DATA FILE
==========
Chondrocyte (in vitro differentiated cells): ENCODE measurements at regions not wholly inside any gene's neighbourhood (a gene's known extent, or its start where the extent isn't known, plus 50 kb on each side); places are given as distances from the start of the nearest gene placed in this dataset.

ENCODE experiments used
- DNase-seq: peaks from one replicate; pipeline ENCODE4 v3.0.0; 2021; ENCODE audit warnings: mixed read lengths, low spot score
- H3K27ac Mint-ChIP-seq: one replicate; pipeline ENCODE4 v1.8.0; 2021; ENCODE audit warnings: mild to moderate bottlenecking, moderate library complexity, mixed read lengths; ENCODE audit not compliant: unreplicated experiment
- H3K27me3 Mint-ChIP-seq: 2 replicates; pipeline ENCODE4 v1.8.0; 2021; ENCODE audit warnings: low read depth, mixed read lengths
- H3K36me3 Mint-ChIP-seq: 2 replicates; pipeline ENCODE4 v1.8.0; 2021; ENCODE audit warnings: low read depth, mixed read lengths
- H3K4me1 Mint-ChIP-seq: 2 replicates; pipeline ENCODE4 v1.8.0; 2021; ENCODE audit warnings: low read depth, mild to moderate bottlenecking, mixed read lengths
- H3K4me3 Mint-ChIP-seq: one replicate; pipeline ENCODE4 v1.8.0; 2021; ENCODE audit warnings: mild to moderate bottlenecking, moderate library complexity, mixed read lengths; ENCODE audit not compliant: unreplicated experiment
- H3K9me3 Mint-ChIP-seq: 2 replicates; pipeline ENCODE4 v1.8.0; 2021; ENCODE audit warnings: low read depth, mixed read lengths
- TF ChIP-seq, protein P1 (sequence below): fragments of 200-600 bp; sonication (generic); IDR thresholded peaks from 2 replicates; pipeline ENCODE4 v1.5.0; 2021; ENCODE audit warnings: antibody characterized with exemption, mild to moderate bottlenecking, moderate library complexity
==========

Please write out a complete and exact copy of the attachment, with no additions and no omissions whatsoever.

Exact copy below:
Chondrocyte (in vitro differentiated cells): ENCODE measurements at regions not wholly inside any gene's neighbourhood (a gene's known extent, or its start where the extent isn't known, plus 50 kb on each side); places are given as distances from the start of the nearest gene placed in this dataset.

ENCODE experiments used
- DNase-seq: peaks from one replicate; pipeline ENCODE4 v3.0.0; 2021; ENCODE audit warnings: mixed read lengths, low spot score
- H3K27ac Mint-ChIP-seq: one replicate; pipeline ENCODE4 v1.8.0; 2021; ENCODE audit warnings: mild to moderate bottlenecking, moderate library complexity, mixed read lengths; ENCODE audit not compliant: unreplicated experiment
- H3K27me3 Mint-ChIP-seq: 2 replicates; pipeline ENCODE4 v1.8.0; 2021; ENCODE audit warnings: low read depth, mixed read lengths
- H3K36me3 Mint-ChIP-seq: 2 replicates; pipeline ENCODE4 v1.8.0; 2021; ENCODE audit warnings: low read depth, mixed read lengths
- H3K4me1 Mint-ChIP-seq: 2 replicates; pipeline ENCODE4 v1.8.0; 2021; ENCODE audit warnings: low read depth, mild to moderate bottlenecking, mixed read lengths
- H3K4me3 Mint-ChIP-seq: one replicate; pipeline ENCODE4 v1.8.0; 2021; ENCODE audit warnings: mild to moderate bottlenecking, moderate library complexity, mixed read lengths; ENCODE audit not compliant: unreplicated experiment
- H3K9me3 Mint-ChIP-seq: 2 replicates; pipeline ENCODE4 v1.8.0; 2021; ENCODE audit warnings: low read depth, mixed read lengths
- TF ChIP-seq, protein P1 (sequence below): fragments of 200-600 bp; sonication (generic); IDR thresholded peaks from 2 replicates; pipeline ENCODE4 v1.5.0; 2021; ENCODE audit warnings: antibody characterized with exemption, mild to moderate bottlenecking, moderate library complexity